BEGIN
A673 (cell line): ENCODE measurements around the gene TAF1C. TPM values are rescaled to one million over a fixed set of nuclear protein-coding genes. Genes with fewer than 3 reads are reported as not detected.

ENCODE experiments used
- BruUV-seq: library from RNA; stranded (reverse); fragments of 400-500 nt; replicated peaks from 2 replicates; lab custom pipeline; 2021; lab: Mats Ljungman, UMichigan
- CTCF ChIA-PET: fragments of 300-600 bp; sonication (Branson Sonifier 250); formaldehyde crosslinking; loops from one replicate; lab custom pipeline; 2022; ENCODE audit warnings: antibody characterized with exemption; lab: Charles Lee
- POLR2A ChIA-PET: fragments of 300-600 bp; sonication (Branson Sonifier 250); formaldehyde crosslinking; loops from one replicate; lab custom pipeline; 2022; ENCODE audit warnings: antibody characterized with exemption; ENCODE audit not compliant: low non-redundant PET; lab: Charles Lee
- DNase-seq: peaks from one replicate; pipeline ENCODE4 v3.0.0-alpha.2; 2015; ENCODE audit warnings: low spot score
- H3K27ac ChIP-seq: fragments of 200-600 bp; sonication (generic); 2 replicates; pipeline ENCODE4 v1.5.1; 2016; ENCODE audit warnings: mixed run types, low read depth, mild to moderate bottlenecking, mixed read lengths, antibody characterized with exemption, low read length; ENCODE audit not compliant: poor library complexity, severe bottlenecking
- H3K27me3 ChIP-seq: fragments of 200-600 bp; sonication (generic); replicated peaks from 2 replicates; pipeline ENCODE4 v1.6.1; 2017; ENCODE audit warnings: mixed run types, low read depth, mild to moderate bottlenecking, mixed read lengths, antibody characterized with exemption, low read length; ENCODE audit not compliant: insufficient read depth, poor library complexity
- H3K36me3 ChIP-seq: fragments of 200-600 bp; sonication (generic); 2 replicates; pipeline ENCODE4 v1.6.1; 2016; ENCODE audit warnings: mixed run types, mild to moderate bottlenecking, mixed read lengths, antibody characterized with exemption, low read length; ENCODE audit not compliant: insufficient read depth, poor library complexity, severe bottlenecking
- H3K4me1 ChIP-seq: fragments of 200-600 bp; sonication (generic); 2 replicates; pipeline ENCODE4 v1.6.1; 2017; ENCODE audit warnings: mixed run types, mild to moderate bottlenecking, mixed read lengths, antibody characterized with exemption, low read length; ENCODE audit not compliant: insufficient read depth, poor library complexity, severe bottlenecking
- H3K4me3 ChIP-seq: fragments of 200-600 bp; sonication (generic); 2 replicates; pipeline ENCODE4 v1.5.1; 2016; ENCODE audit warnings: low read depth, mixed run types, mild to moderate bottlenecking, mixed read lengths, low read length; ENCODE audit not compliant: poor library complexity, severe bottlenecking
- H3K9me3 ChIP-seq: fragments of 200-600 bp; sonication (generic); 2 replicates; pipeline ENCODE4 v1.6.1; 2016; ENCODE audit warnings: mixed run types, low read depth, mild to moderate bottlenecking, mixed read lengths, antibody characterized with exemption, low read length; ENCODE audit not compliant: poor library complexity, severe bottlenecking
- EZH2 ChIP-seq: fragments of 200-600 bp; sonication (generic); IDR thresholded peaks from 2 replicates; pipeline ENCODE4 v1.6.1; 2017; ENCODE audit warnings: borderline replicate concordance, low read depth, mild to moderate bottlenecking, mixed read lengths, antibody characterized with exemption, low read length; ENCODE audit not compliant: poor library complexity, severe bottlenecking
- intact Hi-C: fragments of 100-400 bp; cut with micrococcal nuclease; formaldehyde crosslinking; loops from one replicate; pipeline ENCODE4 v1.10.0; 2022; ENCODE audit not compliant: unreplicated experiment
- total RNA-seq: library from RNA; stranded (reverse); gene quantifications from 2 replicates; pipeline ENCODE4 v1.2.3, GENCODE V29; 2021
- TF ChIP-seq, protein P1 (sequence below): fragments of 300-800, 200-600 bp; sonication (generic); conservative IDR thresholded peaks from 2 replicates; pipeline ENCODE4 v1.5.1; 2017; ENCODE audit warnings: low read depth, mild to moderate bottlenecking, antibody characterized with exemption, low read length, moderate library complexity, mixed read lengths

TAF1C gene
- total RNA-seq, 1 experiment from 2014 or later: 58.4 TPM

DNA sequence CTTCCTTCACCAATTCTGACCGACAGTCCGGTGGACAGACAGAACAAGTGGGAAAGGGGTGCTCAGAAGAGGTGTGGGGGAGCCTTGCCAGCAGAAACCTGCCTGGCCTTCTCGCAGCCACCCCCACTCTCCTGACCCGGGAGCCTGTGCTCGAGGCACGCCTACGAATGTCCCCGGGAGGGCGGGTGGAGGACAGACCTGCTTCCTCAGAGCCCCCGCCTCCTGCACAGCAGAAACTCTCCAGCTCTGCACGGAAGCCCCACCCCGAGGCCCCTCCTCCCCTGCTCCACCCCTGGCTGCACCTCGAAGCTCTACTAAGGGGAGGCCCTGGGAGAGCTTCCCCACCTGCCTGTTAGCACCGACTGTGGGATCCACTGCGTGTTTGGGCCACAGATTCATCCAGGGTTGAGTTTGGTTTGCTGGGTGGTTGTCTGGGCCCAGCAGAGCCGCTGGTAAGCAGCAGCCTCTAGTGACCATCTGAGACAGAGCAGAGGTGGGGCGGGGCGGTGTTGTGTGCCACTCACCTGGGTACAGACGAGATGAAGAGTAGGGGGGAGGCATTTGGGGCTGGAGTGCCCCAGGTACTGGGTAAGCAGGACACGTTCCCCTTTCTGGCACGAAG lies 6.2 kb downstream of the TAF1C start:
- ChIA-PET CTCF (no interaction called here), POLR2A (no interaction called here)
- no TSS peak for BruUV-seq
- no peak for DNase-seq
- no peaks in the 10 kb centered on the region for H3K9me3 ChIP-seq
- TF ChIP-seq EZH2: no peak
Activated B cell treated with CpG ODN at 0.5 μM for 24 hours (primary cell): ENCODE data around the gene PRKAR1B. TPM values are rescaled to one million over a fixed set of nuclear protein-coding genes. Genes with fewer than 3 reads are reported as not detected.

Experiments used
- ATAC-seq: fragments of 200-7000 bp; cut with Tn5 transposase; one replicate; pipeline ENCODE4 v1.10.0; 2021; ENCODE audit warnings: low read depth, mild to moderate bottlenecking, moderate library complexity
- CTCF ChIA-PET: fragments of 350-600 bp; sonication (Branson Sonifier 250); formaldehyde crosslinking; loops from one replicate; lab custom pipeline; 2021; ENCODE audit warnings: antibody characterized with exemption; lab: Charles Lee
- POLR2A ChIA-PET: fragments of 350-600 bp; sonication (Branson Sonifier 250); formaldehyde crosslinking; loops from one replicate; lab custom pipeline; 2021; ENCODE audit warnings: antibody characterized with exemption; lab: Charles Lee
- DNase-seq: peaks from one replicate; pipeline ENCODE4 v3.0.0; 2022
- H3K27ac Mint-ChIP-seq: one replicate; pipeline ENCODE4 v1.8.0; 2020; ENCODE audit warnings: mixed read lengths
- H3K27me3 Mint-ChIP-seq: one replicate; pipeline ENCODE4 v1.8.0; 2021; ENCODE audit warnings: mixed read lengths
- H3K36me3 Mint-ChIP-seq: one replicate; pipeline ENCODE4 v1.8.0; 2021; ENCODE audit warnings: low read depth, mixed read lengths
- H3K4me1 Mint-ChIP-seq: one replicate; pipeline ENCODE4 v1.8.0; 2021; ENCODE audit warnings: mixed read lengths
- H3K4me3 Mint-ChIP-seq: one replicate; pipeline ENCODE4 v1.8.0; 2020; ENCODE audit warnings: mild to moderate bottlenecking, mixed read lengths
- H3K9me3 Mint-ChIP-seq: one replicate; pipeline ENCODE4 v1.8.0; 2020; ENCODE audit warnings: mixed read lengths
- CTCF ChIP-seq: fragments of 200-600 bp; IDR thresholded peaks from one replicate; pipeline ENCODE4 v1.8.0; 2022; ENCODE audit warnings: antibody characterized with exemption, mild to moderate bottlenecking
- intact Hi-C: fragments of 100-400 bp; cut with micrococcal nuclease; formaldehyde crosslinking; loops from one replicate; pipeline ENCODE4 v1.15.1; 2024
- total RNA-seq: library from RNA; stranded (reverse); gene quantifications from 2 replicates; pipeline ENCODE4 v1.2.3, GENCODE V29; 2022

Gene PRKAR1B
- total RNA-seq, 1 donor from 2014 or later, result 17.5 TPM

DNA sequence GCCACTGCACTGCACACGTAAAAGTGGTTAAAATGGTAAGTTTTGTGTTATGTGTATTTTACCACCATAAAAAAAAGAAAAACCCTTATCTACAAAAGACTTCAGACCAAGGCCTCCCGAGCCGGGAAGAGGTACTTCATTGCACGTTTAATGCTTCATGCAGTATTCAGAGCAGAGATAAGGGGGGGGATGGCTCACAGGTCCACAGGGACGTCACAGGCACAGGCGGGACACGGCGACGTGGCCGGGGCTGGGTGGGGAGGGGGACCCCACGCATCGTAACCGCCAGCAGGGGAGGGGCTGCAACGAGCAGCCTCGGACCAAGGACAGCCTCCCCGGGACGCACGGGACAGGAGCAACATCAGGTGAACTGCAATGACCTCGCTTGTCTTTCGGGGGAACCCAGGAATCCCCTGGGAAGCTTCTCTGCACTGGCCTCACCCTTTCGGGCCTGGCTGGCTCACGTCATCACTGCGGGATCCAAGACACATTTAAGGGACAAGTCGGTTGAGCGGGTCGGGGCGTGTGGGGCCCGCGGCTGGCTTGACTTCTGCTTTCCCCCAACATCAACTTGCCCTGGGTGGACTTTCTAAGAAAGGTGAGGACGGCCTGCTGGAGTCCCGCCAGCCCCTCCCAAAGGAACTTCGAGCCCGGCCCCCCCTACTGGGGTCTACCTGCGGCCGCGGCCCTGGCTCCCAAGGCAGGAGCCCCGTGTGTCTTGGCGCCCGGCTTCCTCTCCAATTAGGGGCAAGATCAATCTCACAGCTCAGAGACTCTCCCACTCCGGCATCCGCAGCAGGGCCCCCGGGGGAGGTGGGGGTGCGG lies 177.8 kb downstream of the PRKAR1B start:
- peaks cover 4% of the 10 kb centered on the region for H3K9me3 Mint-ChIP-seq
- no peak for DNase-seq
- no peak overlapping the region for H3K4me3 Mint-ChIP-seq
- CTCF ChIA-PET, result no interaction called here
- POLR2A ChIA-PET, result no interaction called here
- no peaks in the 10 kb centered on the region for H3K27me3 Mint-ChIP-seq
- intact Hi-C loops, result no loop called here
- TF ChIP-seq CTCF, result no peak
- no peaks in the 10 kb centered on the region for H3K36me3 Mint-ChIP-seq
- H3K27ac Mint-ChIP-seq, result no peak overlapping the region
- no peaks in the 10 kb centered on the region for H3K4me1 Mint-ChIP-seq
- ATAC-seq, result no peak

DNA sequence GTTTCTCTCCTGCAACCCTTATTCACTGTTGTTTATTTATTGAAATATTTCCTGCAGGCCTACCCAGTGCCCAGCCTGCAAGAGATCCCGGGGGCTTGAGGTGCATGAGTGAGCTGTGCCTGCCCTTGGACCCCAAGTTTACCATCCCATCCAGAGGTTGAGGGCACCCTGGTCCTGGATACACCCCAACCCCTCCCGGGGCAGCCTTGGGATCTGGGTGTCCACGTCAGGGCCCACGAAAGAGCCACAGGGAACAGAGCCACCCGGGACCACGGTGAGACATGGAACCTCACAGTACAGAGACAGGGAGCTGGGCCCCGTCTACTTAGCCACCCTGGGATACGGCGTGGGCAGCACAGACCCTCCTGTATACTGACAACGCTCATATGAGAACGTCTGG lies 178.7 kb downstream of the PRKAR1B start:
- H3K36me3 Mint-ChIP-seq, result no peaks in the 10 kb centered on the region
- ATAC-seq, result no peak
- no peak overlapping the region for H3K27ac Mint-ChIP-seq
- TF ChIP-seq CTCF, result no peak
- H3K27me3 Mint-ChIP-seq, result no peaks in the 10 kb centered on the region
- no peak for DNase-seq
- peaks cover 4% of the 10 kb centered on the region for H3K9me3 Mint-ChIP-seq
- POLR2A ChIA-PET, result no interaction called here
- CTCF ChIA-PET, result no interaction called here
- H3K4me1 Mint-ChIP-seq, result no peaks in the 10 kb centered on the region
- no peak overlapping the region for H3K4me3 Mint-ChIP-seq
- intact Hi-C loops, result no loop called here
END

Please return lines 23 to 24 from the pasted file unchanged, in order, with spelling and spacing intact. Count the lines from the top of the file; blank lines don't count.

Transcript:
- no peaks in the 10 kb centered on the region for H3K9me3 ChIP-seq
- TF ChIP-seq EZH2: no peak